Raising Awareness Makes a Difference

What does it mean to raise awareness? The definition of raising awareness: Awareness raising means making people conscious about a problem or issue. You want to make a certain topic or issue more visible within a community. The goal is to make people understand the importance of a certain issue and find support to address it. 

But what does raising awareness mean to you? Do you feel as if you’re being heard? Ignored? Do you feel as if no one is listening? I’ve felt that way many times over the past eight years while trying to raise awareness for my own daughter, Allie, who was born with a left side Congenital Diaphragmatic Hernia. 

I was like a lot of others who have had children diagnosed with CDH. I didn’t have a clue what it was. I was a first-time mom and was thinking that this was a small issue at first, even though I had heard the words “critical”, “less than a 50% chance of survival” and many other terms during my pregnancy. Even after Allie was born, I was still very clueless to how horrible CDH is and how much I really didn’t know. I used to refer to her birth defect as something “small”, and I didn’t go into much detail while she was in the NICU mainly because I was so clueless to how close to death my child really was. I feel horrible for not educating myself more when she was a baby.

When I did talk about what little bit I knew of CDH and would talk about how Allie didn’t need to get sick or be around anyone who is sick, and I would talk about “my daughter isn’t going to be doing this, or I’m not letting this or that happen with her”, typical “first time mom” things. Apparently when you’re a first-time mom and act like one because, I mean hello you are one, other moms who have been doing this for a while longer than you like to add their two cents and tell you how “crazy” you’re being and how “dramatic” you are. I guess they forget that they were ever a first-time mom once before too, I don’t know. When Allie was baby around 5 months old I had a friend, if you would like to call her that, who talked down to me about how I was acting. She made fun of me, told everyone including myself that I was “crazy” and “no one cares about what I have to say”, that I should be “thankful Allie doesn’t have anything wrong with her”, and the one comment that cut deep was “I feel sorry for her because she has to live with you and she’s going to grow up to hate you because of how sheltered her life will be”. (Allie is a happy kiddo who loves her mama and gets to do what ever she sets her little mind to, by the way). I chose to end that friendship and afterwards I felt so down about myself that I didn’t talk about CDH anymore. It wasn’t until she was 18 months old and suffered a bowl obstruction caused by malrotation of the intestines and literally almost died due to doctors’ negligence that really set a fire under my behind to start raising awareness for her regardless of what anyone thought of me or said about me.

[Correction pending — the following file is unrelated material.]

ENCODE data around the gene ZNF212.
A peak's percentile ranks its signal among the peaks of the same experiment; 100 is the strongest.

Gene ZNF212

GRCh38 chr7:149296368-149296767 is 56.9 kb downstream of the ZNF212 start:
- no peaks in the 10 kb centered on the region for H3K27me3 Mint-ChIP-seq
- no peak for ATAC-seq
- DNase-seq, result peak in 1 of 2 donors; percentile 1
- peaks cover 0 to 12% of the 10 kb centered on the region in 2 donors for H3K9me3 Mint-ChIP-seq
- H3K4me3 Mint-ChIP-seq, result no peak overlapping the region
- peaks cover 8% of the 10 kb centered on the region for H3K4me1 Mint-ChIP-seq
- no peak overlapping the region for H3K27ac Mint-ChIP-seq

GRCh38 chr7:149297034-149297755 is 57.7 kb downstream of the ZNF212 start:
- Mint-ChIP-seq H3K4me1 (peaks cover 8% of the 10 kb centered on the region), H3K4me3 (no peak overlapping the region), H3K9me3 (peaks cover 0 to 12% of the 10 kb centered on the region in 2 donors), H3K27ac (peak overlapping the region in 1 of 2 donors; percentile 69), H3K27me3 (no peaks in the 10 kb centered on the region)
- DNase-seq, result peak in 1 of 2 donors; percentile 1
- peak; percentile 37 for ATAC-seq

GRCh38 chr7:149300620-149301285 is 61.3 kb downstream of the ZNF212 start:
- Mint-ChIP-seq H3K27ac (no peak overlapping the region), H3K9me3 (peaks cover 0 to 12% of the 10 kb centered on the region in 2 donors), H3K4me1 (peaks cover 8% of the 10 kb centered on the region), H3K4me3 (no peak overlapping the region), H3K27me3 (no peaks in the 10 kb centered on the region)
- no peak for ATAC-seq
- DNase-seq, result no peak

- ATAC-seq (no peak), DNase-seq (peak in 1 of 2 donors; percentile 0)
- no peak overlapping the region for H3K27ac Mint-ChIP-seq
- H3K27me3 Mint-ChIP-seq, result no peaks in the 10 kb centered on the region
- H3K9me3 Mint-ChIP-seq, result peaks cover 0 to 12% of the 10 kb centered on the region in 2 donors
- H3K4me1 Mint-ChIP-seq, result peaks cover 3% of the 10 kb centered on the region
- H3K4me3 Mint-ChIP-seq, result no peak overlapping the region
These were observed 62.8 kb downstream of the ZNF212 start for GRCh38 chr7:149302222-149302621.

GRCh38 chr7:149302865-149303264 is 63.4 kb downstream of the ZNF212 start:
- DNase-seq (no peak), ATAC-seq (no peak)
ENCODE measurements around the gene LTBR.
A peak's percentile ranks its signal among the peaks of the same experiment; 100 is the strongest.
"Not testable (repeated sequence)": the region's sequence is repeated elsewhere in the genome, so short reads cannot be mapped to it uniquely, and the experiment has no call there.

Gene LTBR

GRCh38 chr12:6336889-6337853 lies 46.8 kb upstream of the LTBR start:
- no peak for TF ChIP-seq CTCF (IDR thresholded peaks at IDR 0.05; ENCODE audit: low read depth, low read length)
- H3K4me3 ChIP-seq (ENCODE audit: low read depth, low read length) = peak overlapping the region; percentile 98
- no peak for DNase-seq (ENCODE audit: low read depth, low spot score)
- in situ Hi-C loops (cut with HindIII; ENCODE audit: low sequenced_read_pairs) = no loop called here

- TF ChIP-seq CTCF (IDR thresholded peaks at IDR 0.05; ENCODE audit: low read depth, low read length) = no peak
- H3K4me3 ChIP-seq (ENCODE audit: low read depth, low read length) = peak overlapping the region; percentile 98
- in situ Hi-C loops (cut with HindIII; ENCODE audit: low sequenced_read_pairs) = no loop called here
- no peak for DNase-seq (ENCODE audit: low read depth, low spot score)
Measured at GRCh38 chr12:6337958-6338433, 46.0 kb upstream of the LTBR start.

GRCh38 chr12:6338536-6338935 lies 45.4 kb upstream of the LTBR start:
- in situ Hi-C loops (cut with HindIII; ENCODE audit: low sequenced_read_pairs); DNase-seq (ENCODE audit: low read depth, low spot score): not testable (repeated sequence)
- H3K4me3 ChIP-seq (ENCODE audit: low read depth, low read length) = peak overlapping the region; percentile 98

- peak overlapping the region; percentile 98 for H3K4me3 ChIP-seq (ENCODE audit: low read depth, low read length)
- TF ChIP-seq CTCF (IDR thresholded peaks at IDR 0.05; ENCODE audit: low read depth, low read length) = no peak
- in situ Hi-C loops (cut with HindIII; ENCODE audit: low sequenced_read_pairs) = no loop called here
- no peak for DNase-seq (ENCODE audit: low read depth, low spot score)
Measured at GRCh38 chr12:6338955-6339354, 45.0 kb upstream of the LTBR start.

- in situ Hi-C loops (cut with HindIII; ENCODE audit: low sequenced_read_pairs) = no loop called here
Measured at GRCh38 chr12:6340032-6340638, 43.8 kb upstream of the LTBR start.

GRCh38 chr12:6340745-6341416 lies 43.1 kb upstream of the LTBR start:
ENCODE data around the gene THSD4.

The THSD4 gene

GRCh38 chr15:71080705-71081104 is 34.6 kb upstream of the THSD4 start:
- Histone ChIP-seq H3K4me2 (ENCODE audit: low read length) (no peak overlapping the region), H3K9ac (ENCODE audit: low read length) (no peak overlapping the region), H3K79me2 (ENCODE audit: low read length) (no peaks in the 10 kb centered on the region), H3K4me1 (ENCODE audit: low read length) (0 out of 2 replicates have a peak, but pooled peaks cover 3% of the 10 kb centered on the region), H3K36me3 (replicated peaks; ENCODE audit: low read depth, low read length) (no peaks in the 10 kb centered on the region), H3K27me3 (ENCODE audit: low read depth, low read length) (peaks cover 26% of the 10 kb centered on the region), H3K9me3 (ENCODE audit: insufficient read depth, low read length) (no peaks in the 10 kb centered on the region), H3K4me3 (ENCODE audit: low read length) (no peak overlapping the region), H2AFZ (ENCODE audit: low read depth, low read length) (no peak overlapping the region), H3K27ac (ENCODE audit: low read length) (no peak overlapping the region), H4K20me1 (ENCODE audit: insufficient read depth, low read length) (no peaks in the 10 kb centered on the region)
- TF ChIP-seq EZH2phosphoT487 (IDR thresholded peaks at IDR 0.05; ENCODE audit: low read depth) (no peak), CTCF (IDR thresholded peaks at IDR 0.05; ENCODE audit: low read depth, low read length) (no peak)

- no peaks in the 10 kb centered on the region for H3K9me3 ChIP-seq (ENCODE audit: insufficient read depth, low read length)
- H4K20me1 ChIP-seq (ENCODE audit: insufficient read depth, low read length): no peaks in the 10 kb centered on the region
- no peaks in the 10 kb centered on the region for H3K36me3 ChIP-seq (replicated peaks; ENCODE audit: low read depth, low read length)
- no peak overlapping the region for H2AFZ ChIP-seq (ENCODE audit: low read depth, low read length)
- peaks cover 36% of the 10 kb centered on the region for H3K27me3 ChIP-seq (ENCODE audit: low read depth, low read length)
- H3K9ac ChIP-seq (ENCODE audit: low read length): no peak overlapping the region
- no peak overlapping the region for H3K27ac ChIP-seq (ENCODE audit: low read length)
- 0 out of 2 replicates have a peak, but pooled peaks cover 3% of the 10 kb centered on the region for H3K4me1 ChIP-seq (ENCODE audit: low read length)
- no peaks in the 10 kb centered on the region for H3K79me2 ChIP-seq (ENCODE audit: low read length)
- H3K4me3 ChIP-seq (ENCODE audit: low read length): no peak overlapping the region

At times it seems like no one is listening to me or paying attention when I talk about CDH and Allie. We have done several small fundraisers that Allie chooses to do, and we always put Allie’s story out there and information about CDH. Often, I’m like “these people don’t care; they won’t even remember any of this”. But every once and a while when I run into an old coworker or current friends at work, or customers that I’ve had order from our candy making they will bring up Allie and ask if she has anything happen due to her CDH. I’ve had friends at work that will talk with others about the fundraisers we do and how I volunteer for a charity and raise awareness for Allie and a lot of other kids like her all over the place and how important it is. It makes me feel better knowing that someone remembers, someone is listening, someone is helping even if it’s a small gesture such as conversation. 

It’s important to raise awareness for your child because you know your child best and you are their voice. And believe it or not, even when you think no one is listening, you’re still being heard. Don’t let anyone extinguish your flame, even when you feel like it’s growing dimmer, just remember who you’re doing this for. I like to compare CDH to “Horton Hears a Who” by Dr. Seuss. We feel small, feel like no one cares, we call keep making noise to be heard and it feels as if it isn’t getting us anywhere. But I like to think that one day, we will come across that one little “Yop” that will make us be heard loud and clear and our babies, and bigger babies, will get the recognition they deserve and finally have enough funding for research and hopefully make CDH become history by stopping it from happening. The moral of the story is, always believe in yourself, do what you feel is right, do it even when no one else is. Our cherubs need us now and always. Be the who, who makes it happen.

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